The watches are just a signal that something on the node that you were
watching has changed. It does not get you the diff back saying what changed.
So you will have to read/stat the node in order for you to check what
The way the watches are implemented in Zookeeper is such that it keeps the
state management on a server (per client) low. This helps us keeping the
watches as lightweight operations on the servers.
We had been looking at providing a stream of updates for a node which a
client could subscribe to, but that is not on our roadmap right now.
I hope this helps.
On 1/3/09 8:05 PM, "Kevin Burton" <bur...@spinn3r.com> wrote:
>> Because watches are one time triggers and there is latency between getting
>> event and sending a new request to get a watch you cannot reliably see
>> change that happens to a node in ZooKeeper. Be prepared to handle the case
>> the znode changes multiple times between getting the event and setting the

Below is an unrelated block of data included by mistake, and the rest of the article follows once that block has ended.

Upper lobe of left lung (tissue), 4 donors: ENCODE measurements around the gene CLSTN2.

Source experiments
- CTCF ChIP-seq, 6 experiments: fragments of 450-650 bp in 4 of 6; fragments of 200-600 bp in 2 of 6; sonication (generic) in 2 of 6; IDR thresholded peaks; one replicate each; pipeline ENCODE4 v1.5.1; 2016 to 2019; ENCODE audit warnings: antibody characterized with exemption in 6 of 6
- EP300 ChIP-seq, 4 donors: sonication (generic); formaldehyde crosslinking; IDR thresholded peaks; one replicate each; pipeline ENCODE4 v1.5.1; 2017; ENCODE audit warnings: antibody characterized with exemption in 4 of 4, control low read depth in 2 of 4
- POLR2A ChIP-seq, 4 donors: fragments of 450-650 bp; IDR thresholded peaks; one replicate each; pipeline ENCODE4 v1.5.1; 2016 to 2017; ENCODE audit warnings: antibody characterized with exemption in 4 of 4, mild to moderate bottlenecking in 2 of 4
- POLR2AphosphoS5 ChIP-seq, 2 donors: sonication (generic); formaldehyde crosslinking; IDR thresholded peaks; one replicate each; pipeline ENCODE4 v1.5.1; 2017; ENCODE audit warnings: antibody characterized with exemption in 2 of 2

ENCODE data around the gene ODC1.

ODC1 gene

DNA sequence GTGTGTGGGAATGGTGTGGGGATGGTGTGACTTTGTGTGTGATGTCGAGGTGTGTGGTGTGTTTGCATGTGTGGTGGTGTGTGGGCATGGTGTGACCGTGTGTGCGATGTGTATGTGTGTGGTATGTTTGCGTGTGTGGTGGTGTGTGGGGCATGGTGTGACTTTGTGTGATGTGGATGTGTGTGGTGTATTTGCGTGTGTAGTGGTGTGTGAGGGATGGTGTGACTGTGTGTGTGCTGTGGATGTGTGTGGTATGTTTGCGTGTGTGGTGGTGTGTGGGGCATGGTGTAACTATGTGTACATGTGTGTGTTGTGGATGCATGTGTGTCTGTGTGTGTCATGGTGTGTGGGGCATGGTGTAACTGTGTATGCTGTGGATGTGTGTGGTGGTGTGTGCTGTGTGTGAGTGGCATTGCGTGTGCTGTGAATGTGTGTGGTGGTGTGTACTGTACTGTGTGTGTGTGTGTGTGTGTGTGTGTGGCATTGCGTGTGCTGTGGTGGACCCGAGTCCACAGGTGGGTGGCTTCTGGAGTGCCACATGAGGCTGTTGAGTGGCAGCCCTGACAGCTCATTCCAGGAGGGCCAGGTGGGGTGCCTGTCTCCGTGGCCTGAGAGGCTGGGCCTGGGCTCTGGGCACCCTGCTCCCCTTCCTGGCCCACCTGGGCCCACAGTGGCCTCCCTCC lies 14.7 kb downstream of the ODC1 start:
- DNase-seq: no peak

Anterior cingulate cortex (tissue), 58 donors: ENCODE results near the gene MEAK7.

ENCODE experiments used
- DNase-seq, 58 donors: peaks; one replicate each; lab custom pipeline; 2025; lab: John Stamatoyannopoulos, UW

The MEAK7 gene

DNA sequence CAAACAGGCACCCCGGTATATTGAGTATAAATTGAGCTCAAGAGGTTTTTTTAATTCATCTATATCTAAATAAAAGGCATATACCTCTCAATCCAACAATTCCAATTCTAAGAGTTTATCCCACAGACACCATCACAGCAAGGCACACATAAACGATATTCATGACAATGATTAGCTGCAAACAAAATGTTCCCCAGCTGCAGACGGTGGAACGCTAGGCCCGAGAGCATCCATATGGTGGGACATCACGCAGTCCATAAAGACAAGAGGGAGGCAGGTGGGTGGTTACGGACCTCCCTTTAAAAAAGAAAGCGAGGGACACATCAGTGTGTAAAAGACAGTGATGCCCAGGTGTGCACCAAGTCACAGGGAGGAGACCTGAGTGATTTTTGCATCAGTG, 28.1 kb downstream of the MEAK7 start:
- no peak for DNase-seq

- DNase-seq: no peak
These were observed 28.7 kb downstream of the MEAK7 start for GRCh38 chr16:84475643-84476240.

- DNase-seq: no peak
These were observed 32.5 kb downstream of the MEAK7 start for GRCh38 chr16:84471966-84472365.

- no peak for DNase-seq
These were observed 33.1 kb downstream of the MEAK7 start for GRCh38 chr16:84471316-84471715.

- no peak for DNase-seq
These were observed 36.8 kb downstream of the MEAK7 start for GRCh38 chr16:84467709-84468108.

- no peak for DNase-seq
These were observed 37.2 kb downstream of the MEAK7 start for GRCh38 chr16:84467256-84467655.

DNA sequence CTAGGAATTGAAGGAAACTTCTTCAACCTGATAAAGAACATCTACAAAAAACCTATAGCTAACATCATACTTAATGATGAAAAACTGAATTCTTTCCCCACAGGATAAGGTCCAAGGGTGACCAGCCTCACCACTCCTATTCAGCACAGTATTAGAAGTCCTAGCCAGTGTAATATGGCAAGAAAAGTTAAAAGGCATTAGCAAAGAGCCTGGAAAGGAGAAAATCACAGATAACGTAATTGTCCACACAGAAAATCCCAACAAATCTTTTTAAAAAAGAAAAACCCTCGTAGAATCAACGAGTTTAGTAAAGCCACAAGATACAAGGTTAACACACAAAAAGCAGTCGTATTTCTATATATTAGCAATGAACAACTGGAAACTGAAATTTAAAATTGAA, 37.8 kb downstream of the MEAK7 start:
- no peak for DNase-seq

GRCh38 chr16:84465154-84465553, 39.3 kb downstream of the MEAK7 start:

>> again. (You may not care, but at least realize it may happen.)
> This seems the opposite of what would be desirable in an ideal client.
> So if I'm only using watches, and a file is changed with values 1,2,3,4
> rapidly, I may lose and never see value 4? Or I'll just not see 2,3?
> In one situation I'm worried about have a distributed process I'm trying to
> start, stop. I wouldn't want them to drop the second stop.
> How hard would it be to have every mutate event (delete, write, acl change,
> etc) be an event which is persistent and the client sees every change?